Different amounts of ECG data may also be provided. For example, an ECG waveform may contain multiple repeated “PQRST” waveforms. In some versions, multiple cycles of PQRST (e.g., describing multiple heartbeats) may be provided. However, as few as a single PQRST (e.g., a single heartbeat) cycle, or even a portion of one cardiac cycle, may be used. In other versions, signal-averaged ECG waveforms (Signal-Averaged Electrocardiography: Expert Consensus Document, J Am Coll Cardiol 1996; 27: 238-49) may be used.

Additional patient data may also be provided, including patient statistics (height, weight, age, etc.), vital signs, medical history, physical exam findings (for example, extra heart sounds, rubs, or murmurs) and the like. Such patient data may be used in conjunction with patient-specific ECG data for data processing and display, or it may be used to correlate information extracted from the ECG data. For example, the orientation of the heart may be calculated based on patient-specific data (e.g., height, weight, torso circumference, etc.) and may be used to orient the heart model and other analytic features.

ECG Analyzer

Data may be acquired by the ECG analyzer or it may be obtained from another source (e.g., an ECG recorder, etc.). As used herein, “obtaining ECG data” refers to any appropriate method of obtaining or receiving ECG data, including, but not limited to, directly measuring ECG data, reading ECG data from a recorded (e.g., archived) source, and receiving ECG data from another device. In some versions, the ECG analyzer comprises an acquisition module. An acquisition module may “condition” (or “precondition”) data that it receives. For example, an acquisition module may filter, amplify, format, or otherwise operate on ECG data provided from any source, including stored data sources. The ECG analyzer may also receive non-ECG data, including patient data. In some versions, an acquisition module acquires ECG data by direct input from electrical leads connected to a patient.

Signal Processing

Patient ECG data may be processed and displayed. Analysis and visualization of the electrical activity of the heart may be simplified by approximating the electrical activity of the heart as an electric dipole. Thus, ECG data may be transformed into a heart vector representing the electrical phenomena in the heart. A heart vector may be defined by three orthogonal projections: X, Y, and Z. If the provided ECG data is not in the form of a heart vector, then the recorded ECG data (actual ECG data) may be used to compute a heart vector (e.g., from a standard 12-lead ECG). The heart vector may be used with a lead vector (approximating tissue attenuation) to calculate “virtual” ECG waveforms. Furthermore, the heart vector may be normalized by a normalization factor so that the resulting normalized heart vector, and any virtual ECG waveforms calculated from the normalized heart vector, may be used to accurately and precisely analyze the cardiac electrical activity of the heart.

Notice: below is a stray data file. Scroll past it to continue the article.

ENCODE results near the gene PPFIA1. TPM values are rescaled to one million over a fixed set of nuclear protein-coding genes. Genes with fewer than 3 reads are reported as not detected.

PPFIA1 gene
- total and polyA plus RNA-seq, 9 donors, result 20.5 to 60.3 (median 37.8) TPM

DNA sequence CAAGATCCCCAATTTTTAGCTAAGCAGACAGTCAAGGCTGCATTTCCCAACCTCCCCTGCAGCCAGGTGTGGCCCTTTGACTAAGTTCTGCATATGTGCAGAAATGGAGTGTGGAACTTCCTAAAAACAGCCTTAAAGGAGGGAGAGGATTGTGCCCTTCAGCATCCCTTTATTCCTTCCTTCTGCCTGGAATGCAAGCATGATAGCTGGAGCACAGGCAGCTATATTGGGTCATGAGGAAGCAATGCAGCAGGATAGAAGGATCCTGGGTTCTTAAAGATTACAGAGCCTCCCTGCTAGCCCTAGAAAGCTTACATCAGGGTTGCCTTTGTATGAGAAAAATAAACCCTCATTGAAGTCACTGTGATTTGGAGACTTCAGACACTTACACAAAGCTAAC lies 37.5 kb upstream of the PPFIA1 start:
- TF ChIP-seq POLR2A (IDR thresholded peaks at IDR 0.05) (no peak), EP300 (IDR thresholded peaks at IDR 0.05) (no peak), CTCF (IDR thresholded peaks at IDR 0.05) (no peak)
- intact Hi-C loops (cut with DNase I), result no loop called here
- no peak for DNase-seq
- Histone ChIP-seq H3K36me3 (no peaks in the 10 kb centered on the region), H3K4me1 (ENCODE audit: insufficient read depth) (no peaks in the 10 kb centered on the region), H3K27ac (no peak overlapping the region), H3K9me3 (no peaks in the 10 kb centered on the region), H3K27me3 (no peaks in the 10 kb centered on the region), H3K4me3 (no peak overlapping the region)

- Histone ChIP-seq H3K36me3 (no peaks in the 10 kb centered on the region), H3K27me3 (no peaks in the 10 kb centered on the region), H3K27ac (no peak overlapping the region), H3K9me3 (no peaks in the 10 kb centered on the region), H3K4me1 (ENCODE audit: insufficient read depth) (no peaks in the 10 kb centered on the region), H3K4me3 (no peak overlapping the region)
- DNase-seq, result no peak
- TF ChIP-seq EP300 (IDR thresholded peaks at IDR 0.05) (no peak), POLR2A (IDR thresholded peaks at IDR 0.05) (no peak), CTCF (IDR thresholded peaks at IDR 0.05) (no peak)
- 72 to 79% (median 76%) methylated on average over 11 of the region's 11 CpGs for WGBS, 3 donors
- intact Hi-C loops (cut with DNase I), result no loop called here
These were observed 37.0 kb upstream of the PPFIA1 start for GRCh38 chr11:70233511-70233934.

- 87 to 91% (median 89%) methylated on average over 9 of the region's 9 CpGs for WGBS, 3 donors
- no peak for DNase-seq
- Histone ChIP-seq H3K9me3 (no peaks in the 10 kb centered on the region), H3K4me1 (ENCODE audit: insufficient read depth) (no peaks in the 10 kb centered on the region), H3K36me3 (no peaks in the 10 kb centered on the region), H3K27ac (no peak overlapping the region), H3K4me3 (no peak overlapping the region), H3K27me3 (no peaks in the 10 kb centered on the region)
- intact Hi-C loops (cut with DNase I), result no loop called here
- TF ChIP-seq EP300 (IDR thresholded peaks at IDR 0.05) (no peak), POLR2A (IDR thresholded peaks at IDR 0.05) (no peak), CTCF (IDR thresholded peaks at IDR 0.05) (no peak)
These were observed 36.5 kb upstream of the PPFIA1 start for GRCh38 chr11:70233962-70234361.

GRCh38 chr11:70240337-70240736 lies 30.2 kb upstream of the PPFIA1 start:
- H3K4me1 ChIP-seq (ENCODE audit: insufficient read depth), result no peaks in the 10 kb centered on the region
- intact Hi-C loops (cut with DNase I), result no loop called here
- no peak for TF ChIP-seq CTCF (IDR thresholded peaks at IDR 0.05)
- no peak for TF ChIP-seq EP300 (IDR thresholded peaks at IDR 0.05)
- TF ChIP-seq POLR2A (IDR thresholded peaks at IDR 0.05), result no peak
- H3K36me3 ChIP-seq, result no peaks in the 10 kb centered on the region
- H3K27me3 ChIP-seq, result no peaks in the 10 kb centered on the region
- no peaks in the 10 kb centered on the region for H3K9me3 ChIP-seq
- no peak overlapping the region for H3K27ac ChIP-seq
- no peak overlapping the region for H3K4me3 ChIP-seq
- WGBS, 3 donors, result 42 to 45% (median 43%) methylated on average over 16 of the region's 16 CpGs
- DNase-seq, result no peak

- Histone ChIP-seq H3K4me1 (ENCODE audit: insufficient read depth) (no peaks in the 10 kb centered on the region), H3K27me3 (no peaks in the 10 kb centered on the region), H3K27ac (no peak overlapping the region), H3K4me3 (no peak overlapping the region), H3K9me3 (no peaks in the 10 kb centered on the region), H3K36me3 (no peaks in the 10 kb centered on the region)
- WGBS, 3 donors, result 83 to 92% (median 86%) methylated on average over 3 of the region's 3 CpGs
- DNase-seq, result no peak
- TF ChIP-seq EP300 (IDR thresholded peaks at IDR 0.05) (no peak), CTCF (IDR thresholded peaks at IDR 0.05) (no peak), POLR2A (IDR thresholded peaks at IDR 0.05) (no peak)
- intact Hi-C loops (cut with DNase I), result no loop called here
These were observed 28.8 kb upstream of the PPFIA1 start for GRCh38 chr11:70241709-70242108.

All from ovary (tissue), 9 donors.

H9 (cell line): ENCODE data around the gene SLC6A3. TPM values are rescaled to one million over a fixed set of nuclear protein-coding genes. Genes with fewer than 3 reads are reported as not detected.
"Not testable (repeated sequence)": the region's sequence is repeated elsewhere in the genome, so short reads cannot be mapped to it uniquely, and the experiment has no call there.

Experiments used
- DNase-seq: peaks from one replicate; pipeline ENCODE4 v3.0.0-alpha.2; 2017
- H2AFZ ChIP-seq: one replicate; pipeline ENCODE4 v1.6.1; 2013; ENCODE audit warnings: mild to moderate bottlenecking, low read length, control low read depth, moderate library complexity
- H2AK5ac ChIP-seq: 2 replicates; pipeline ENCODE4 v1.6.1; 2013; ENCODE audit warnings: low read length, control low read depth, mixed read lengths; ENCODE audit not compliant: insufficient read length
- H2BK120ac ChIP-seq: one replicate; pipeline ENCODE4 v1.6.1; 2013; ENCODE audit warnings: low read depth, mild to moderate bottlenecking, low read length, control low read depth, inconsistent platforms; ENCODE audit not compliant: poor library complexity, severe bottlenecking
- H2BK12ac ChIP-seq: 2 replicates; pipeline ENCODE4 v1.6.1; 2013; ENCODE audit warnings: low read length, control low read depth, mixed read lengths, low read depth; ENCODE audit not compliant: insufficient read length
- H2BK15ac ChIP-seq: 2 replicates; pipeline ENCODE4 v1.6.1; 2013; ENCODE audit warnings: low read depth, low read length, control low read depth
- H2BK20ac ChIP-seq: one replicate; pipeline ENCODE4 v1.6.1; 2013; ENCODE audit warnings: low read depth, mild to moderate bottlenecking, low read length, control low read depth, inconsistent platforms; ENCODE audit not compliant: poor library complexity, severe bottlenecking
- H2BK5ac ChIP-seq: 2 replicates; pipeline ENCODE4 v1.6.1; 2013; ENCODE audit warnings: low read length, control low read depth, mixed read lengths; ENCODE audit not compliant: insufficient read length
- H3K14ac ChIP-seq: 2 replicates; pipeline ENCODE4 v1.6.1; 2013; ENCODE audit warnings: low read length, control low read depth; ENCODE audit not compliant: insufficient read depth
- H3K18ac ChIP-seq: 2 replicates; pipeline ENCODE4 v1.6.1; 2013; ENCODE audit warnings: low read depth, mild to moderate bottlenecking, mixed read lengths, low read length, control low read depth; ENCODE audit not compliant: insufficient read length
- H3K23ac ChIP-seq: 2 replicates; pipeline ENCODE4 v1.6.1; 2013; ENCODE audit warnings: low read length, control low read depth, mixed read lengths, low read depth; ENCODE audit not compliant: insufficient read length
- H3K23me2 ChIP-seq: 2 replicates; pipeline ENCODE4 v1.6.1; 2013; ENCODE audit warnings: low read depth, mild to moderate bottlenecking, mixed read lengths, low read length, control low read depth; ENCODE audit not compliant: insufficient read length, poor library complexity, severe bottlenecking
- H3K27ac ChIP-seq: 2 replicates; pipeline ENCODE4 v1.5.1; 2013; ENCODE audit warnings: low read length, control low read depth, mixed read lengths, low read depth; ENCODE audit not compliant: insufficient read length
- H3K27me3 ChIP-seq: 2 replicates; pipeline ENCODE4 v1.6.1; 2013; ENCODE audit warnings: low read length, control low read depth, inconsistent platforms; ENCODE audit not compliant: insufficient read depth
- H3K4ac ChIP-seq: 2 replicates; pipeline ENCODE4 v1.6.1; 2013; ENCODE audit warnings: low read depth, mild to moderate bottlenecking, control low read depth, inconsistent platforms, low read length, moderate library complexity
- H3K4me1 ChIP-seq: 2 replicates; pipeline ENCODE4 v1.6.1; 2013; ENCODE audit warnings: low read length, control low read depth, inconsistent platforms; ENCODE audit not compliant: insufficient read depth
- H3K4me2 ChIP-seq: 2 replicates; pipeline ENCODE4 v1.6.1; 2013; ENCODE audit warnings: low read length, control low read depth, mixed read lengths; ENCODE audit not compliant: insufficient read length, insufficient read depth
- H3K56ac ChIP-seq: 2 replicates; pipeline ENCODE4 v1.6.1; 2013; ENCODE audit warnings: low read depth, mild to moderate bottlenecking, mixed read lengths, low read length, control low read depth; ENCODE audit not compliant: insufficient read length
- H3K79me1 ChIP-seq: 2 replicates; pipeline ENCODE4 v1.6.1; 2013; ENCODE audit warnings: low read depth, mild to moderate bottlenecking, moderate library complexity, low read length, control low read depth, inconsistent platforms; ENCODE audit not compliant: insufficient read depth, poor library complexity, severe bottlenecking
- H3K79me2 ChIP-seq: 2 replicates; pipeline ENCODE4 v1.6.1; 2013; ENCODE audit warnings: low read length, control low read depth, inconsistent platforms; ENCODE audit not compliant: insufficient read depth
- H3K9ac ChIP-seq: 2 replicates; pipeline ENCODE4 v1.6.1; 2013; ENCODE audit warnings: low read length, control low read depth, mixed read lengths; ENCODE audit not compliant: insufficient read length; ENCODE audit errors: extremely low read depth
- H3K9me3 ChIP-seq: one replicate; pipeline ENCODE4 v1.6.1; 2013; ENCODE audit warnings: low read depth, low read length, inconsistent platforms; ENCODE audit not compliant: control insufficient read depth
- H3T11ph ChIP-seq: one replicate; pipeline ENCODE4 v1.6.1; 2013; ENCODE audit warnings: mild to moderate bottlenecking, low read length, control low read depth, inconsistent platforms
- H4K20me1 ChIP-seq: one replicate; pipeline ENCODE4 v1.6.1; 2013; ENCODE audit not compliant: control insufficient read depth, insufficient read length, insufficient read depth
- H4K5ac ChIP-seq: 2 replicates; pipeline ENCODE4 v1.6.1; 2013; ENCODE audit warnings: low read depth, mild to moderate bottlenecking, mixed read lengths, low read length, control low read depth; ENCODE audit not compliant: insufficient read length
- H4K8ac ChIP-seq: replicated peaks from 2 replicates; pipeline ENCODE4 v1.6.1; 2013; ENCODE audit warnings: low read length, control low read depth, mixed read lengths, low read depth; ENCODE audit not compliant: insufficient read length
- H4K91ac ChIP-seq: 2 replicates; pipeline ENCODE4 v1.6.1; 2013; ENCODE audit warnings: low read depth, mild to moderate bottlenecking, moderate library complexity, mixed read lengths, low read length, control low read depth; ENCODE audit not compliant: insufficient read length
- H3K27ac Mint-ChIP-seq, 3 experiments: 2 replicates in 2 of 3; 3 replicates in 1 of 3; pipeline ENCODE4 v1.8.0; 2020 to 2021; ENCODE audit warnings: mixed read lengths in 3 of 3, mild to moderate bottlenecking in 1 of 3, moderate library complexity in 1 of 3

Computation of the Heart Vector

ECG data provides a time-dependent voltage that reflects the electrical activity of the heart over time; multiple ECG lead sites provide different time-dependent voltage waveforms that reflect this overall electrical activity. Given the spatial location of the ECG leads, a single time-dependent heart vector may be computed by approximating the heart electrical activity as a dipole having an origin near the center of the patient's heart. A time-dependent heart vector that represents the size and orientation of the time-varying electrical dipole may be calculated by approximating the electrical activity of the heart.

As few as three leads (corresponding to four to six electrodes) may be used to obtain the X,Y,Z orthogonals of the heart vector. Given a set of leads, any appropriate matrix may be used to convert them to the X,Y,Z orthogonal components of the heart vector. For example, a heart vector may be calculated from standard 12-lead ECG data by transforming the 12-leads into X,Y,Z (e.g., Frank) leads. In one version, a conversion matrix may be used to transform the 12-lead ECG voltages into the three orthogonal components, X,Y, and Z. When converting 12-lead ECG data into a heart vector, an inverse Dower matrix may be used. Examples of the Dower matrix and the inverse Dower matrix may be found in U.S. Pat. Nos. 4,850,370 and 5,711,304, which are herein incorporated by reference in their entirety. Other types of matrices may be used to transform the ECG data (e.g., 12 lead ECG data) into a heart vector, such as a Levkov matrix (Levkov, C. L., Orthogonal electrocardiogram derived from the limb and chest electrodes of the conventional 12-lead system, Med. Biol. Eng. Comput. 1987, 25, 155-164). Any appropriate means may be used to convert the ECG data into the heart vector. In some versions, a matrix or conversion paradigm could be derived, e.g., from experimental data. As used herein, unless the context makes it clear otherwise, a matrix is a set of linear equations that define a transformation between two sets of variables.

The heart vector is a dipole representation of the cardiac electrical signal of the heart, and may be calculated from recordings taken at some distance from the surface of the heart (e.g., from body surface electrodes, internal electrodes such as esophageal electrodes, and combinations of internal and external electrodes).